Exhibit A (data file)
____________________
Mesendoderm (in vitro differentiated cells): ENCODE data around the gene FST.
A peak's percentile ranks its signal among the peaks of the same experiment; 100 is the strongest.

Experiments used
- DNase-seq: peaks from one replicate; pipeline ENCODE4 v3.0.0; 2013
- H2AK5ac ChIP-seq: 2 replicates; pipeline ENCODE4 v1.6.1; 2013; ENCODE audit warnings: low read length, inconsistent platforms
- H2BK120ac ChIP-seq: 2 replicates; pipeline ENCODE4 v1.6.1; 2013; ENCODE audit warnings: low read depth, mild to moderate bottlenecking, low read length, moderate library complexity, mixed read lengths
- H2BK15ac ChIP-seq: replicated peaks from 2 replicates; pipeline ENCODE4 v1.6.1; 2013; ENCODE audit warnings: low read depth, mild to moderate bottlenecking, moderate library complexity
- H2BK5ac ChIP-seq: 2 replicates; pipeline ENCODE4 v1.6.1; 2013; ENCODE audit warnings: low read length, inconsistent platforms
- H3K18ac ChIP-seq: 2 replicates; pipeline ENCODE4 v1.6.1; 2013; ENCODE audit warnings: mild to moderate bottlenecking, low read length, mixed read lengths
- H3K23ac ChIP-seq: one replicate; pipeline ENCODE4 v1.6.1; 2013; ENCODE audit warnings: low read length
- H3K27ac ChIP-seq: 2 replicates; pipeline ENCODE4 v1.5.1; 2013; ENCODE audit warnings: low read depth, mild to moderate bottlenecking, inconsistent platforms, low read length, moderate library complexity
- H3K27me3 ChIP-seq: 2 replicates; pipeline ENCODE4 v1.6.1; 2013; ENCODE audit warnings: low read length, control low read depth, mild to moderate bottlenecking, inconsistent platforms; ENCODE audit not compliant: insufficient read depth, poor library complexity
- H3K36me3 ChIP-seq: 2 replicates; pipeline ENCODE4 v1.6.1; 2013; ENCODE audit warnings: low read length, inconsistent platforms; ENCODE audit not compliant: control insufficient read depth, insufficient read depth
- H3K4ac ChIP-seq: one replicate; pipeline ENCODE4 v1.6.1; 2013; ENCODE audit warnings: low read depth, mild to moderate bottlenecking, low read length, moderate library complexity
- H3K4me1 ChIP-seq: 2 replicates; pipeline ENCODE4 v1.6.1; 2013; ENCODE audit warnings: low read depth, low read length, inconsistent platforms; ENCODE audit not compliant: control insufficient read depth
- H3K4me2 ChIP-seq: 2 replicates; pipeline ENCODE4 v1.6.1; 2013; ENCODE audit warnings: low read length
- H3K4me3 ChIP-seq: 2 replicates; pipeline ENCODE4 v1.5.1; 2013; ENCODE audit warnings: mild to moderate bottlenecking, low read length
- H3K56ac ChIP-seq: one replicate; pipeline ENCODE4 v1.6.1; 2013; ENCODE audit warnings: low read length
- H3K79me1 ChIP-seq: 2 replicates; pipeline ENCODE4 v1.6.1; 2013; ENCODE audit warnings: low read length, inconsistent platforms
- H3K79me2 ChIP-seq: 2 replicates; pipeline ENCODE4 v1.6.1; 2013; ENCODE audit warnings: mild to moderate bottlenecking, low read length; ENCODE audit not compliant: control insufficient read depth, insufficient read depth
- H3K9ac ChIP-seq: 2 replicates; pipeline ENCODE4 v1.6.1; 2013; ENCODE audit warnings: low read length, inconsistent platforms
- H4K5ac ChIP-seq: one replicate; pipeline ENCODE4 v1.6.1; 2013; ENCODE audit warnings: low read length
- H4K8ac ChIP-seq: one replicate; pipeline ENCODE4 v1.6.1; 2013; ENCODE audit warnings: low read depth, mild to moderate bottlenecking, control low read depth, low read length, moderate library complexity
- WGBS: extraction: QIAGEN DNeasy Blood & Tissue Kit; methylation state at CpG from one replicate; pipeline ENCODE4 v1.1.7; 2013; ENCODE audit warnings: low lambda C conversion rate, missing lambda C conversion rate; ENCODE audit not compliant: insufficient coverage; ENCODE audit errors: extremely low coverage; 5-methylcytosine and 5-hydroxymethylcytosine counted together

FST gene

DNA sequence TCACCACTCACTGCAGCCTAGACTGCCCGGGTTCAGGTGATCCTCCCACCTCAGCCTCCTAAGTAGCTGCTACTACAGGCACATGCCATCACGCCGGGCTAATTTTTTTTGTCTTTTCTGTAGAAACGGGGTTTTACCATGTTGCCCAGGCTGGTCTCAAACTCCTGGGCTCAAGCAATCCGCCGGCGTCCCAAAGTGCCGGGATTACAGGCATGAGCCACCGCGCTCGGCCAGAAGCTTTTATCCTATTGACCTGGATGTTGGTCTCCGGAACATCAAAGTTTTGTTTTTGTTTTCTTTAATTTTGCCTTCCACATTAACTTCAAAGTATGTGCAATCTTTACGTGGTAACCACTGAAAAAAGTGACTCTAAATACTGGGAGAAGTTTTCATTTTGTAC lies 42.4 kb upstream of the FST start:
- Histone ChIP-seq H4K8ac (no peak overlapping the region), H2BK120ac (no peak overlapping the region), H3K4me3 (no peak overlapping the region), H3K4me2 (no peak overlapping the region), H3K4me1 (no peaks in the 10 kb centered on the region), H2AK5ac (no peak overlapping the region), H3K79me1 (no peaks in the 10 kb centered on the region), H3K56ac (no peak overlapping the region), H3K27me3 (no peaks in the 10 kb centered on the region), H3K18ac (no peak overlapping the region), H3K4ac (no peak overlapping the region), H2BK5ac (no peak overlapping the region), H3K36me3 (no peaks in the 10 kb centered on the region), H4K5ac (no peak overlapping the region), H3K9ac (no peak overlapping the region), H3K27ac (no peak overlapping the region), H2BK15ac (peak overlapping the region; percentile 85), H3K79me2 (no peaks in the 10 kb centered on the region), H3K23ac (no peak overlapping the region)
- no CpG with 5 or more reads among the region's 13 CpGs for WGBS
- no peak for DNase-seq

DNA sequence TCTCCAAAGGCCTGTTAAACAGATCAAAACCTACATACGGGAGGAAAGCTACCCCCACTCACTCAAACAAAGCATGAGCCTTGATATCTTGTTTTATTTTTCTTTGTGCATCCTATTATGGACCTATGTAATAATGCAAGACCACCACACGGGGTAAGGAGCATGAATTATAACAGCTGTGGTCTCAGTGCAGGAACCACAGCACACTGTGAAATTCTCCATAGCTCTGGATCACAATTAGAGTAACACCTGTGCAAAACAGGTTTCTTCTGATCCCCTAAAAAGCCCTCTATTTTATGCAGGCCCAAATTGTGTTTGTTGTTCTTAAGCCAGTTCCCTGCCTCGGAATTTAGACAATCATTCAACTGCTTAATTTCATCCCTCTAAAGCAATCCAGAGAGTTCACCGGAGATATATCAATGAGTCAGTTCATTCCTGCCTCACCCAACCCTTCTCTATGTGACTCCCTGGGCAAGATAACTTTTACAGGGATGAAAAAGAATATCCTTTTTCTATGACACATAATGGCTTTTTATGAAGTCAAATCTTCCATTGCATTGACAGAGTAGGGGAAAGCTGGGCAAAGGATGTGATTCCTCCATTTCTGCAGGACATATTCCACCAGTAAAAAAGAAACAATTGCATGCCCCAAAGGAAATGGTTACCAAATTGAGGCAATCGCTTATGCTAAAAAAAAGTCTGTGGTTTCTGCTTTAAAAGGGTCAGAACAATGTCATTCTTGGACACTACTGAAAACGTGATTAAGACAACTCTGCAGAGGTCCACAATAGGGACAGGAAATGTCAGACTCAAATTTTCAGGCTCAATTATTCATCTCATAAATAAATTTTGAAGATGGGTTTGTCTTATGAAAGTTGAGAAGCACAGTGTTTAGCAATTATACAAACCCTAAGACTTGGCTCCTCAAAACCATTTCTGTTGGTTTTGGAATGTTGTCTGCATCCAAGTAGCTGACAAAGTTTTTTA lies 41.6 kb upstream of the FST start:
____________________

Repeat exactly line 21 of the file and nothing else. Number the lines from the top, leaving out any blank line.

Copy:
- H3K9ac ChIP-seq: 2 replicates; pipeline ENCODE4 v1.6.1; 2013; ENCODE audit warnings: low read length, inconsistent platforms